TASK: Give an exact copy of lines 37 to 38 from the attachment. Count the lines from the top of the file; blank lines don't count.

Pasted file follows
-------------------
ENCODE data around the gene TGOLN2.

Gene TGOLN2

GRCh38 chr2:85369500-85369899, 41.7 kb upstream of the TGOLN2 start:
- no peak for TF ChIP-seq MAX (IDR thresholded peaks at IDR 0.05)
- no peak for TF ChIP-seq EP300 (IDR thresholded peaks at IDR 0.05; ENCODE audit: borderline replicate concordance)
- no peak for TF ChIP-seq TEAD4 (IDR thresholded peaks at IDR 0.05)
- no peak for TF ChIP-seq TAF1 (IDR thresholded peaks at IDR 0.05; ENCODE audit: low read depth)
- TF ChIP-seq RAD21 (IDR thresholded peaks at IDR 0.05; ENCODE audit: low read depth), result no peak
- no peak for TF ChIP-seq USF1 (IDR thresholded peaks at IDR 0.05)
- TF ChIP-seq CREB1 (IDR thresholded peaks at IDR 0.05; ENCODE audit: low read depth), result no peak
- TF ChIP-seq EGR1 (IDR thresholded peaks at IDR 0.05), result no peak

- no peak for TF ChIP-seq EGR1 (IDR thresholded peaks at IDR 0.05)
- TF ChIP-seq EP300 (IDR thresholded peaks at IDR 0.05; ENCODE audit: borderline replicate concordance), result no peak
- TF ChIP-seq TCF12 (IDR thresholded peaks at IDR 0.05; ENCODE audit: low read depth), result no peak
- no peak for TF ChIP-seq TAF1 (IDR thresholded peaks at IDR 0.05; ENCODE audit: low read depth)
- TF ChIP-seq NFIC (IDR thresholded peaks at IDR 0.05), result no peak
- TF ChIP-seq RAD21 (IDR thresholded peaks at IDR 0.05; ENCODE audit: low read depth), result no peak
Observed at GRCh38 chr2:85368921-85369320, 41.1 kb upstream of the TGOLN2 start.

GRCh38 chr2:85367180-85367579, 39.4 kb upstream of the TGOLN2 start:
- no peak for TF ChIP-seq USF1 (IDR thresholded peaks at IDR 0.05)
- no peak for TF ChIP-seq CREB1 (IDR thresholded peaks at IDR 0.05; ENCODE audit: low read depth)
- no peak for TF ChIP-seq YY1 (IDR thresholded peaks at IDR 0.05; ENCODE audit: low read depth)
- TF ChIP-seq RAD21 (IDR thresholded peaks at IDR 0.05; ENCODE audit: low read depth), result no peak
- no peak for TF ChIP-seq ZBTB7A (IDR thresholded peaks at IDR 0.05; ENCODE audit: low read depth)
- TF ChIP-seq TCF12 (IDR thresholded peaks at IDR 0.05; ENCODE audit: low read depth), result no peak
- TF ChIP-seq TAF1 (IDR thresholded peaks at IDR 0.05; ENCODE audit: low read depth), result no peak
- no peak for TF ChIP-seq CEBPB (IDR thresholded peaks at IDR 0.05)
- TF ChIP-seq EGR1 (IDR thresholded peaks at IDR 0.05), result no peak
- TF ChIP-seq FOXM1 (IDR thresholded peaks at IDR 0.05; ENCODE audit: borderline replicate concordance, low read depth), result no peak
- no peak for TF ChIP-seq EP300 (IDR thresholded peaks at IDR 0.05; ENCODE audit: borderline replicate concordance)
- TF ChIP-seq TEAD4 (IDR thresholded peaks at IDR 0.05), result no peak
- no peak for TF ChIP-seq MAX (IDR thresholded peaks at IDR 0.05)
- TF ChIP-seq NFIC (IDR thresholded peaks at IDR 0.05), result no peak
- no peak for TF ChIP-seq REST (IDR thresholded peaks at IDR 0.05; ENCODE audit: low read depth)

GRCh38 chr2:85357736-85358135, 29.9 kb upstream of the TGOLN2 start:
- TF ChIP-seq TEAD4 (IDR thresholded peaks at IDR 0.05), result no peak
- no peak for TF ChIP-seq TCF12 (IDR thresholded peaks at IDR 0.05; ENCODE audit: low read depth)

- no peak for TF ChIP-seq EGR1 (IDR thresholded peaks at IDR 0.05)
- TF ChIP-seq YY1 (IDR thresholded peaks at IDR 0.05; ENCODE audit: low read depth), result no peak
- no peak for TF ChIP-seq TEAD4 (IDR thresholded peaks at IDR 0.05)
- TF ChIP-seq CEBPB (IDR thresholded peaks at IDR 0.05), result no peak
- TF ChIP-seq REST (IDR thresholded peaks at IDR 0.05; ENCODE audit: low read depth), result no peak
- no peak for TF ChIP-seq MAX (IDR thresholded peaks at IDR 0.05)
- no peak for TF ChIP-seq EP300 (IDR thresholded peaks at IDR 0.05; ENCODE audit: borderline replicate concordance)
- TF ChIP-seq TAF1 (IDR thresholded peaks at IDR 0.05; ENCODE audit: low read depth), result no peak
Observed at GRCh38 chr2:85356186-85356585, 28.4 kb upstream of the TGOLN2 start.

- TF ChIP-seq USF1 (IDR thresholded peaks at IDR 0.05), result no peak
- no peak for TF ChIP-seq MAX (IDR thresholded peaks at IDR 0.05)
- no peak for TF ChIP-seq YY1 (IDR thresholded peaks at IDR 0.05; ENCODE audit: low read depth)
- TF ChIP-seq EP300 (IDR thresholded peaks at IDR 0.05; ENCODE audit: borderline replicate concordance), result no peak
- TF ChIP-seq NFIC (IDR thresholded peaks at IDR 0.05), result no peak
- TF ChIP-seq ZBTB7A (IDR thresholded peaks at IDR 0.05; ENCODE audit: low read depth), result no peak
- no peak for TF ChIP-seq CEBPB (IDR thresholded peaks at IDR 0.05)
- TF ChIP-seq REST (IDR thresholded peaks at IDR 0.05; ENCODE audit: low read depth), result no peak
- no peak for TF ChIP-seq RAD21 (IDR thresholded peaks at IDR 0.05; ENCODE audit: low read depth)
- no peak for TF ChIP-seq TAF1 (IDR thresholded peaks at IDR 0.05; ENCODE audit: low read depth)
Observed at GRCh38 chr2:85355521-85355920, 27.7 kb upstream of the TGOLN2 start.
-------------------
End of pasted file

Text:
- no peak for TF ChIP-seq TCF12 (IDR thresholded peaks at IDR 0.05; ENCODE audit: low read depth)

- no peak for TF ChIP-seq EGR1 (IDR thresholded peaks at IDR 0.05)